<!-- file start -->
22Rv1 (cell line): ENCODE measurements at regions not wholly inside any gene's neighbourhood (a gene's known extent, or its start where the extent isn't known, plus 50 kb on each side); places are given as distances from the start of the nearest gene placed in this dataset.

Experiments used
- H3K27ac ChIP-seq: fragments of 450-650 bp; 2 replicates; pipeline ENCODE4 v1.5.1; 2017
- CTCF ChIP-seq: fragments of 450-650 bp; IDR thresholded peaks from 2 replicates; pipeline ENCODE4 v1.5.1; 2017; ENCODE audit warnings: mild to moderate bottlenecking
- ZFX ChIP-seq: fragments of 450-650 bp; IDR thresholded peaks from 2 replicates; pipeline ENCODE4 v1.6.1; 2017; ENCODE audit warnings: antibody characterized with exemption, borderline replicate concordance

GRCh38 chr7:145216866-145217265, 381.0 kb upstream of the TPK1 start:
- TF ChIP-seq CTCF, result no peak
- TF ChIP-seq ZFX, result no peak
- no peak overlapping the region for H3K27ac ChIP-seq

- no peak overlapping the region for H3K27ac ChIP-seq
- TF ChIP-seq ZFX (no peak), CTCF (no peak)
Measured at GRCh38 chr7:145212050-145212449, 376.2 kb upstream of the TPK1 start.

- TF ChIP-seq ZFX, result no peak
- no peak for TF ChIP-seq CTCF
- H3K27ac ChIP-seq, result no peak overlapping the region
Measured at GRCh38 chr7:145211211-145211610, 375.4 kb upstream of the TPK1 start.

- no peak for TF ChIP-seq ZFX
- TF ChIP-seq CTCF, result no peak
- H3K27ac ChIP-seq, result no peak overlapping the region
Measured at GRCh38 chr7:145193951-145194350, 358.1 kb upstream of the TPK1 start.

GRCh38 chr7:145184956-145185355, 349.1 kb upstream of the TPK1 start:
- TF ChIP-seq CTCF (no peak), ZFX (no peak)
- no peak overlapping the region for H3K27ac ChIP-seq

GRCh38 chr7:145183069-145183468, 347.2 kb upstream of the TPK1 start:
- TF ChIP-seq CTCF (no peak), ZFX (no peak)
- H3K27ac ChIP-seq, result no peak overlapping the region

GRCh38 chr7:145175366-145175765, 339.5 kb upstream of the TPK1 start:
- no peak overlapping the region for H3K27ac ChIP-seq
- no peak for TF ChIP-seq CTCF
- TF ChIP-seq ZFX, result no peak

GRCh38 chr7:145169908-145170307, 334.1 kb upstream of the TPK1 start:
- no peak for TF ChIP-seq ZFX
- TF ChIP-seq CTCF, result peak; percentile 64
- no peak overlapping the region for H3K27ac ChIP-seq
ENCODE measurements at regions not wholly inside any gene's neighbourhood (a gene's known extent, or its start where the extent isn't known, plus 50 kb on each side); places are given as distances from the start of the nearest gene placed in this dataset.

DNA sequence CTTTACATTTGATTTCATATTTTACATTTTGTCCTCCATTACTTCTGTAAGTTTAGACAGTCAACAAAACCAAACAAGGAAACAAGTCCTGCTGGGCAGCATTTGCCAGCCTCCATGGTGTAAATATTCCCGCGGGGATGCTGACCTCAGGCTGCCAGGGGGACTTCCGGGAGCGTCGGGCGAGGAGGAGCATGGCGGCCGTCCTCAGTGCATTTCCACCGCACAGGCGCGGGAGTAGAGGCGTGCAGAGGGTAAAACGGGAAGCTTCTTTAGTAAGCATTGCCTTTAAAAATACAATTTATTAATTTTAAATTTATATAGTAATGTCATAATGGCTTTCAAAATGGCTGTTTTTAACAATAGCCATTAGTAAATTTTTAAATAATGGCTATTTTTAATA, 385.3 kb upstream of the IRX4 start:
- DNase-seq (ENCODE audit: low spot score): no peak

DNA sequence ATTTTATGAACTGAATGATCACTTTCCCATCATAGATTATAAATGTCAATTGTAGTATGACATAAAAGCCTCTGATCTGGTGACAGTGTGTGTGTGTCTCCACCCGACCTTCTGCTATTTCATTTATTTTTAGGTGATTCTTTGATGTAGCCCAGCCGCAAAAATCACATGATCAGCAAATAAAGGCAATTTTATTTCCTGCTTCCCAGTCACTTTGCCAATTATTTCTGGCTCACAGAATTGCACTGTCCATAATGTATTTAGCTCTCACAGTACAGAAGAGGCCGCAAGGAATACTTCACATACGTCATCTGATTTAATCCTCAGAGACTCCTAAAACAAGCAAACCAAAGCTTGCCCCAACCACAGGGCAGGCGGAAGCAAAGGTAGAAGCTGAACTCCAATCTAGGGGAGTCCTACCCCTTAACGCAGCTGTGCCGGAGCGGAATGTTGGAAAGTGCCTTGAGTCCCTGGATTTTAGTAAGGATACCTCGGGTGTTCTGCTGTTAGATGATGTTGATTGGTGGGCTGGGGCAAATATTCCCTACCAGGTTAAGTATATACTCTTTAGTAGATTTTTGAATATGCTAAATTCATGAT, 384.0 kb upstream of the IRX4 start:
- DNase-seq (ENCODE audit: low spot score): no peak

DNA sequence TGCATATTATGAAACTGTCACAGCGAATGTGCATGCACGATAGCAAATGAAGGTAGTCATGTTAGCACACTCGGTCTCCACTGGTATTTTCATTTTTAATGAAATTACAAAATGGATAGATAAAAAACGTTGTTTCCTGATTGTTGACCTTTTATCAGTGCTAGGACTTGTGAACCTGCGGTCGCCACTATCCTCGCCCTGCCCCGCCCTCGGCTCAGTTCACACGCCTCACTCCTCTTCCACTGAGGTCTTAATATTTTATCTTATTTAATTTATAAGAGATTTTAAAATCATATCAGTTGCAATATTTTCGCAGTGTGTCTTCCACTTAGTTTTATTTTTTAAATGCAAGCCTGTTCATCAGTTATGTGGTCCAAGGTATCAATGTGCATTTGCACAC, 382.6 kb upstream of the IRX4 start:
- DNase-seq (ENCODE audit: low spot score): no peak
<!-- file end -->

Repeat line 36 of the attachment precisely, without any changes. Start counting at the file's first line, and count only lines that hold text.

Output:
DNA sequence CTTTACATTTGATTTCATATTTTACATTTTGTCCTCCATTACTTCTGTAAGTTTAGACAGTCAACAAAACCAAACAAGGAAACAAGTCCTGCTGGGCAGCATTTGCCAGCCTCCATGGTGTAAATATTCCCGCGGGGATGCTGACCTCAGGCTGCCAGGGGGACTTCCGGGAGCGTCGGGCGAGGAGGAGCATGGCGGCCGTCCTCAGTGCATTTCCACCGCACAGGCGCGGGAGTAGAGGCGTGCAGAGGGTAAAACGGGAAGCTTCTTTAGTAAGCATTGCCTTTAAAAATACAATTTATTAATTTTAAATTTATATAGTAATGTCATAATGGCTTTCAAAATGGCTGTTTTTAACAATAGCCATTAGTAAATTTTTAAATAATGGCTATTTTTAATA, 385.3 kb upstream of the IRX4 start: